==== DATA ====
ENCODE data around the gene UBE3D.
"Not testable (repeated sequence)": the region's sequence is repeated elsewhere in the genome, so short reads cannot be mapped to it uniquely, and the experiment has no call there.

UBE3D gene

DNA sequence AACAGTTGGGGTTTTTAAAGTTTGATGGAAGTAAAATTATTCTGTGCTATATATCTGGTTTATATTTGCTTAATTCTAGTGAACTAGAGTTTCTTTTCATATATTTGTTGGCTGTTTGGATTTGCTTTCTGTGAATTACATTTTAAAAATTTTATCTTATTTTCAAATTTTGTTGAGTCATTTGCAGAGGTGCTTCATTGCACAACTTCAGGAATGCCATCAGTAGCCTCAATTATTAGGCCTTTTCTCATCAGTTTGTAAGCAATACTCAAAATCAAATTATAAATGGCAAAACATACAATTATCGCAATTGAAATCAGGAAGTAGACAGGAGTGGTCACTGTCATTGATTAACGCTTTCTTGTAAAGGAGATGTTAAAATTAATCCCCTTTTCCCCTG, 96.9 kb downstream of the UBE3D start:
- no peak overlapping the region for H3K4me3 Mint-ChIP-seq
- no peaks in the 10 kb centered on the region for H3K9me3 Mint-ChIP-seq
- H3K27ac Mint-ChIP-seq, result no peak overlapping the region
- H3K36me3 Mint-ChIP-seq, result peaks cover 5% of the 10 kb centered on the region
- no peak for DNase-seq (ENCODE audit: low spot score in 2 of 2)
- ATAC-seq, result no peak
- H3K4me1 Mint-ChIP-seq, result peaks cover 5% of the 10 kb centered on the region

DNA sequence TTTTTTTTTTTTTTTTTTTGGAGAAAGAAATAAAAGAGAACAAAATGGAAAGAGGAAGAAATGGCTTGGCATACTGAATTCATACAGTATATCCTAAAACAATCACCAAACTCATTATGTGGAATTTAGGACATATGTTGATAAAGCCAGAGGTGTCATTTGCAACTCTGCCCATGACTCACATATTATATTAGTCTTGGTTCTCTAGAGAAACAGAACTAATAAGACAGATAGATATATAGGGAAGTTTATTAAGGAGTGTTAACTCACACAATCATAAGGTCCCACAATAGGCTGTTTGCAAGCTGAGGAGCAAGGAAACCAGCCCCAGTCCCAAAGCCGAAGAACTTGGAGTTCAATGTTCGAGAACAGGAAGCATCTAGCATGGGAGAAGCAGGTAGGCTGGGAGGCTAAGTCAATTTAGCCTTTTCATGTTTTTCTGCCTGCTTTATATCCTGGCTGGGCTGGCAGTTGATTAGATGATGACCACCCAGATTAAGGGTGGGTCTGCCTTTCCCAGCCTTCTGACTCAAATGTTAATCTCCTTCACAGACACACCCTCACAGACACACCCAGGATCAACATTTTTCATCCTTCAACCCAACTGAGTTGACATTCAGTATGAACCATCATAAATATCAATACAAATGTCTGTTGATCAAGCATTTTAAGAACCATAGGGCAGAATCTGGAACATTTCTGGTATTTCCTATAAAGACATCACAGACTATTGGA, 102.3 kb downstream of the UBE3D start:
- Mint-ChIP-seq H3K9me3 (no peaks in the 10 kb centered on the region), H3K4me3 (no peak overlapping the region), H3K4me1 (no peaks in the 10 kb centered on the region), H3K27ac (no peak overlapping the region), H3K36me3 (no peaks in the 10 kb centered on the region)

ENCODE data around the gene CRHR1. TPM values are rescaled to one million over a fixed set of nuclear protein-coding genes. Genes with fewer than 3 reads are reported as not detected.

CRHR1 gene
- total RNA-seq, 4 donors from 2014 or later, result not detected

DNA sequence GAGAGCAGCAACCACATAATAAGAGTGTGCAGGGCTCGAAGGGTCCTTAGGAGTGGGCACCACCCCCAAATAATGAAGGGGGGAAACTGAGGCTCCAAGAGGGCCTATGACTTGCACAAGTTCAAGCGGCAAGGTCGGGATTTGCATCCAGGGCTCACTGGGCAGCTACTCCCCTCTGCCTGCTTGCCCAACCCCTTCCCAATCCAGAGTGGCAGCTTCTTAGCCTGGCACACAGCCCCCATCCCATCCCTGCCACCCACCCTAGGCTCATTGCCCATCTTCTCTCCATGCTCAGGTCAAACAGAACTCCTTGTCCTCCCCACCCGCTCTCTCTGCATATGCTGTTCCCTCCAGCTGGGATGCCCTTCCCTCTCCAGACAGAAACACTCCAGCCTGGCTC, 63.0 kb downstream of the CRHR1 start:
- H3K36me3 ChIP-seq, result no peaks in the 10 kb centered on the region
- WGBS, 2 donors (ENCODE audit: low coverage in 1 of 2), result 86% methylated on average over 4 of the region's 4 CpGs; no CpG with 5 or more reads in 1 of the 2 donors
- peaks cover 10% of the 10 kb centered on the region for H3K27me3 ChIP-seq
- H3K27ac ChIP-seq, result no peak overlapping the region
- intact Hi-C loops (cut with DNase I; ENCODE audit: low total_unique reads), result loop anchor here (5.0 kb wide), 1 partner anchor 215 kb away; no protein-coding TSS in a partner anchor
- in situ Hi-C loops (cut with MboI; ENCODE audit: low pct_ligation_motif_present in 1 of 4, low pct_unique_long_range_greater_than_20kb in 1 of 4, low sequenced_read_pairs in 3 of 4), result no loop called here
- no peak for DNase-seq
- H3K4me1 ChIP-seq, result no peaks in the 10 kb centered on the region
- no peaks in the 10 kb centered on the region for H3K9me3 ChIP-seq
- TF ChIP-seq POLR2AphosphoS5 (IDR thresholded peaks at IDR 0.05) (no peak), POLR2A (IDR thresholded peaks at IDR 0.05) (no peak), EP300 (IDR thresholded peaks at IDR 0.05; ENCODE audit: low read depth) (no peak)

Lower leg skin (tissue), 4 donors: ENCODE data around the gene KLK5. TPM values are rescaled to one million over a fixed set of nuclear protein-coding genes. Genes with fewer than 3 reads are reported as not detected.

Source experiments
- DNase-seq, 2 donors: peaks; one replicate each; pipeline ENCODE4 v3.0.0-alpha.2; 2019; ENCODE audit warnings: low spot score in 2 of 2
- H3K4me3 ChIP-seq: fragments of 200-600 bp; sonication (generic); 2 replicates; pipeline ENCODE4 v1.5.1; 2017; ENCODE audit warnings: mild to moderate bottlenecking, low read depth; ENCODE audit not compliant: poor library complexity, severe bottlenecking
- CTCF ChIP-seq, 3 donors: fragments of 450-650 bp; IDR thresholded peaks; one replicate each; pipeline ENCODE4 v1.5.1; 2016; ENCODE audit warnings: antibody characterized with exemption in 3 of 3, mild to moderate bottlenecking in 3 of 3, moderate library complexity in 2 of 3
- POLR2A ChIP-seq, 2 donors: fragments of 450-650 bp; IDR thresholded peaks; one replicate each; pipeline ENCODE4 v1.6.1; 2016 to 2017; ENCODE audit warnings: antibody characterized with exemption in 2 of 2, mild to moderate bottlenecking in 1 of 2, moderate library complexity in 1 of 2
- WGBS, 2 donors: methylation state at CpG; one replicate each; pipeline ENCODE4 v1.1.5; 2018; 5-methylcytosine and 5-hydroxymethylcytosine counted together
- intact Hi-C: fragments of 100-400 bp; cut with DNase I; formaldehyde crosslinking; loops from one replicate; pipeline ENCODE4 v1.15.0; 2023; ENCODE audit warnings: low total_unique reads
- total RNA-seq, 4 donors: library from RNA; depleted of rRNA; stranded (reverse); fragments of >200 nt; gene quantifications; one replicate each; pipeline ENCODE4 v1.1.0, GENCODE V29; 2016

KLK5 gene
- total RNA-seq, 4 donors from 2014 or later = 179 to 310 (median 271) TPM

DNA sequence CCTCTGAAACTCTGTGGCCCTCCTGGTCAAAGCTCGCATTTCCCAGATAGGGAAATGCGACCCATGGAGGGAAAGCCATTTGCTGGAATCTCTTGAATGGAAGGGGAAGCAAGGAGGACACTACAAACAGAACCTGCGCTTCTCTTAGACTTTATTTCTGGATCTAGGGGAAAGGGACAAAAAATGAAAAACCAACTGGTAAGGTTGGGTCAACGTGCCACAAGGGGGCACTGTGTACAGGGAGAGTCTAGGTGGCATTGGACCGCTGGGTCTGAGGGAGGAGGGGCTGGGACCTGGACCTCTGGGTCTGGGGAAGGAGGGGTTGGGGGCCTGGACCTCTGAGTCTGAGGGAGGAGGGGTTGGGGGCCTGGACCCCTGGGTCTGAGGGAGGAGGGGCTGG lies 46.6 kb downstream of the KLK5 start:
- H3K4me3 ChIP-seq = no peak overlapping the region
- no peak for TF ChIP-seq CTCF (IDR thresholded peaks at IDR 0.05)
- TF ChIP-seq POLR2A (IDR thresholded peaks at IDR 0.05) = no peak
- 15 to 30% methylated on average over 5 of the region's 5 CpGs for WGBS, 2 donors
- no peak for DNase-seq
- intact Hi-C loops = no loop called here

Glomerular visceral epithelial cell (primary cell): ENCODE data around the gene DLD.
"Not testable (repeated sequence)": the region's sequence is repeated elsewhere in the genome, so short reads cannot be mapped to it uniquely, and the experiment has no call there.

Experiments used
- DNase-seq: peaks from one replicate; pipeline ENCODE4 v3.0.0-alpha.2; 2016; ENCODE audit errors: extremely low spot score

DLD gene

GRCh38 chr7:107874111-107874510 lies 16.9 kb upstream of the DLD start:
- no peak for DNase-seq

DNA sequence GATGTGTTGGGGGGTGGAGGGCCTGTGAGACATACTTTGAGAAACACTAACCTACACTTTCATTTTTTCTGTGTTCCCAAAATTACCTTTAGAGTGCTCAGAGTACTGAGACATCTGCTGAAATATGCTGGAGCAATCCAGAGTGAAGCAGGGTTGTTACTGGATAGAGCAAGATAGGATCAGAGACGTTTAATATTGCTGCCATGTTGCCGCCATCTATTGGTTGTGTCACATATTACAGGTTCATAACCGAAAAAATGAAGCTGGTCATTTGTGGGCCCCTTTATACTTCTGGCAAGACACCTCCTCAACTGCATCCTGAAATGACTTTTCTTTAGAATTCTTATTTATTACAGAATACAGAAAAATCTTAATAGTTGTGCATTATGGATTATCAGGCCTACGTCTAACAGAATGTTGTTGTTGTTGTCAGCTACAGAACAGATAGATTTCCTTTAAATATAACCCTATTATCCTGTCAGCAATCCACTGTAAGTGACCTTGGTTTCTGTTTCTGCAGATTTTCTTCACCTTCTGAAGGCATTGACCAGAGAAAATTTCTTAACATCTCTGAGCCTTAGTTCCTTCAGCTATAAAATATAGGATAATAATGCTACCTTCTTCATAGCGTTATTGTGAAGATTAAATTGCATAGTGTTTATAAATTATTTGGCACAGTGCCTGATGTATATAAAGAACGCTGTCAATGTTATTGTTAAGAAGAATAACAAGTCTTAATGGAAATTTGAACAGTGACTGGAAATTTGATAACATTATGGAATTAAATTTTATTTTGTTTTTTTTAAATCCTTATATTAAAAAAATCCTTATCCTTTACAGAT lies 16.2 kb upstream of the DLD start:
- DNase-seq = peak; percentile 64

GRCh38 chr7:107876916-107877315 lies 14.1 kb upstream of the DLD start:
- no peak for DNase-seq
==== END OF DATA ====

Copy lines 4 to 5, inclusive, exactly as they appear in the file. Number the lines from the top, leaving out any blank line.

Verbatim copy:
DNA sequence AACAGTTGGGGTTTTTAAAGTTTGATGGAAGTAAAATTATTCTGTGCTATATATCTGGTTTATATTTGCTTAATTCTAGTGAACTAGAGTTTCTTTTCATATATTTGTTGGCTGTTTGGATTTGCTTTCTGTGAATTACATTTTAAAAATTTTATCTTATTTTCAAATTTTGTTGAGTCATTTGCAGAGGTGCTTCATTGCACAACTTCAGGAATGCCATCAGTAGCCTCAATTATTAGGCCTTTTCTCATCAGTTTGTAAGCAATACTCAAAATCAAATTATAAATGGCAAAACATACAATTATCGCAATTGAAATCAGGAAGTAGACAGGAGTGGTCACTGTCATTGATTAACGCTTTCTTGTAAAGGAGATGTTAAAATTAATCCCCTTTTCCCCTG, 96.9 kb downstream of the UBE3D start:
- no peak overlapping the region for H3K4me3 Mint-ChIP-seq